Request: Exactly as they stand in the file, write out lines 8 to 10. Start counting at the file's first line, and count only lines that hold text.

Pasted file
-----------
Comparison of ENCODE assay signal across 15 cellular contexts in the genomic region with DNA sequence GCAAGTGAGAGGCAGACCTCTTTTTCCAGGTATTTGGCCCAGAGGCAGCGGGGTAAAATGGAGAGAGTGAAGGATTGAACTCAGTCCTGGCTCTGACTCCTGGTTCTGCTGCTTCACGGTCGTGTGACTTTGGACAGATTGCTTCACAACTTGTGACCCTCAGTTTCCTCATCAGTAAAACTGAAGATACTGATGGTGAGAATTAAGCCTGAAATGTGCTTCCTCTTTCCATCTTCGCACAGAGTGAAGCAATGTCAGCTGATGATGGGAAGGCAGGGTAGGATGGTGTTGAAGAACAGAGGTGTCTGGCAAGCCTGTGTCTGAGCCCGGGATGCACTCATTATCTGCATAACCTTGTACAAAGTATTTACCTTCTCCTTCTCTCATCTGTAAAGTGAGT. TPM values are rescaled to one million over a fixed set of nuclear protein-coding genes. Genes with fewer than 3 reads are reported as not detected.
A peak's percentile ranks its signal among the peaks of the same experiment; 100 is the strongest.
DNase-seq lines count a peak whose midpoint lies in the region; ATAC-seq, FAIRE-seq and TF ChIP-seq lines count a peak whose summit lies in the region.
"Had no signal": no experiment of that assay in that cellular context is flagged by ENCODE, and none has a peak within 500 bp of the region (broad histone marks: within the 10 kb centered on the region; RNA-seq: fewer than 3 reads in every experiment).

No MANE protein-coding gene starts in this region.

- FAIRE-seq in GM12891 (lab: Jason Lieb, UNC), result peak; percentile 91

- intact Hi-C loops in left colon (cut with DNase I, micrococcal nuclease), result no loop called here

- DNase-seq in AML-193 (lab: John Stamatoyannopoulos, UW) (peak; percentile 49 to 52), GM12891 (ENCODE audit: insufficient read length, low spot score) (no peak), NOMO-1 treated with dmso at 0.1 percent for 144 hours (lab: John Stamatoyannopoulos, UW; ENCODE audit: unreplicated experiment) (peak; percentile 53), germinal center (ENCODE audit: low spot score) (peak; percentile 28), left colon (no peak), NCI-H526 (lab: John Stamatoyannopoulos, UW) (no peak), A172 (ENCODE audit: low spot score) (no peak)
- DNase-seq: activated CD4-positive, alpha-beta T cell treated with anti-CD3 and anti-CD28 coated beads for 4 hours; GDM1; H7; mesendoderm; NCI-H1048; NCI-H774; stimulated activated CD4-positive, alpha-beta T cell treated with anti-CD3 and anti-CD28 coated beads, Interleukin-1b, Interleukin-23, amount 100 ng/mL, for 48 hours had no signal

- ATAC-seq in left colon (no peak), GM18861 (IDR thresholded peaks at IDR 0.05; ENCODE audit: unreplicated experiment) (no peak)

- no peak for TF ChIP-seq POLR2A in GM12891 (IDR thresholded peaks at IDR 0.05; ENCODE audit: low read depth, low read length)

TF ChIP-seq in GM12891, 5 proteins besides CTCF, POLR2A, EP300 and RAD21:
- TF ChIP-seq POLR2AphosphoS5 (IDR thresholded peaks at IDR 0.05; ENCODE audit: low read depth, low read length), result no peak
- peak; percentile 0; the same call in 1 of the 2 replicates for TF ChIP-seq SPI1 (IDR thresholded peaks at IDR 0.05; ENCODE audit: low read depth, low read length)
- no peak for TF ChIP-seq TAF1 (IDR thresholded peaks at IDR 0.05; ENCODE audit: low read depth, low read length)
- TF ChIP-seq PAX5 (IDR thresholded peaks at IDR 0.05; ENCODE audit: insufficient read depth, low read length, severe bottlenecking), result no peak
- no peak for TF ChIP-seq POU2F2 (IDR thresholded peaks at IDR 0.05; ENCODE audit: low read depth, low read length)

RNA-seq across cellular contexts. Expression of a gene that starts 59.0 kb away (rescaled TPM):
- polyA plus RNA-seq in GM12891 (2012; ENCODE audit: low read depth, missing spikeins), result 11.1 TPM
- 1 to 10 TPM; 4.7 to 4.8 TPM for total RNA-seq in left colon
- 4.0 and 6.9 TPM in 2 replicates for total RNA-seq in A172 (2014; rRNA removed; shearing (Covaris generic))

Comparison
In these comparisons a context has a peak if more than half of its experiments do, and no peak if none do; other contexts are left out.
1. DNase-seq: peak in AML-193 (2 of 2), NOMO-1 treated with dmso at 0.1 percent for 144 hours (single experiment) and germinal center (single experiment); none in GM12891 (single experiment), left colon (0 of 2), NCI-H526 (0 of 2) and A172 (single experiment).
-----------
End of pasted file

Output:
- DNase-seq in AML-193 (lab: John Stamatoyannopoulos, UW) (peak; percentile 49 to 52), GM12891 (ENCODE audit: insufficient read length, low spot score) (no peak), NOMO-1 treated with dmso at 0.1 percent for 144 hours (lab: John Stamatoyannopoulos, UW; ENCODE audit: unreplicated experiment) (peak; percentile 53), germinal center (ENCODE audit: low spot score) (peak; percentile 28), left colon (no peak), NCI-H526 (lab: John Stamatoyannopoulos, UW) (no peak), A172 (ENCODE audit: low spot score) (no peak)
- DNase-seq: activated CD4-positive, alpha-beta T cell treated with anti-CD3 and anti-CD28 coated beads for 4 hours; GDM1; H7; mesendoderm; NCI-H1048; NCI-H774; stimulated activated CD4-positive, alpha-beta T cell treated with anti-CD3 and anti-CD28 coated beads, Interleukin-1b, Interleukin-23, amount 100 ng/mL, for 48 hours had no signal

- ATAC-seq in left colon (no peak), GM18861 (IDR thresholded peaks at IDR 0.05; ENCODE audit: unreplicated experiment) (no peak)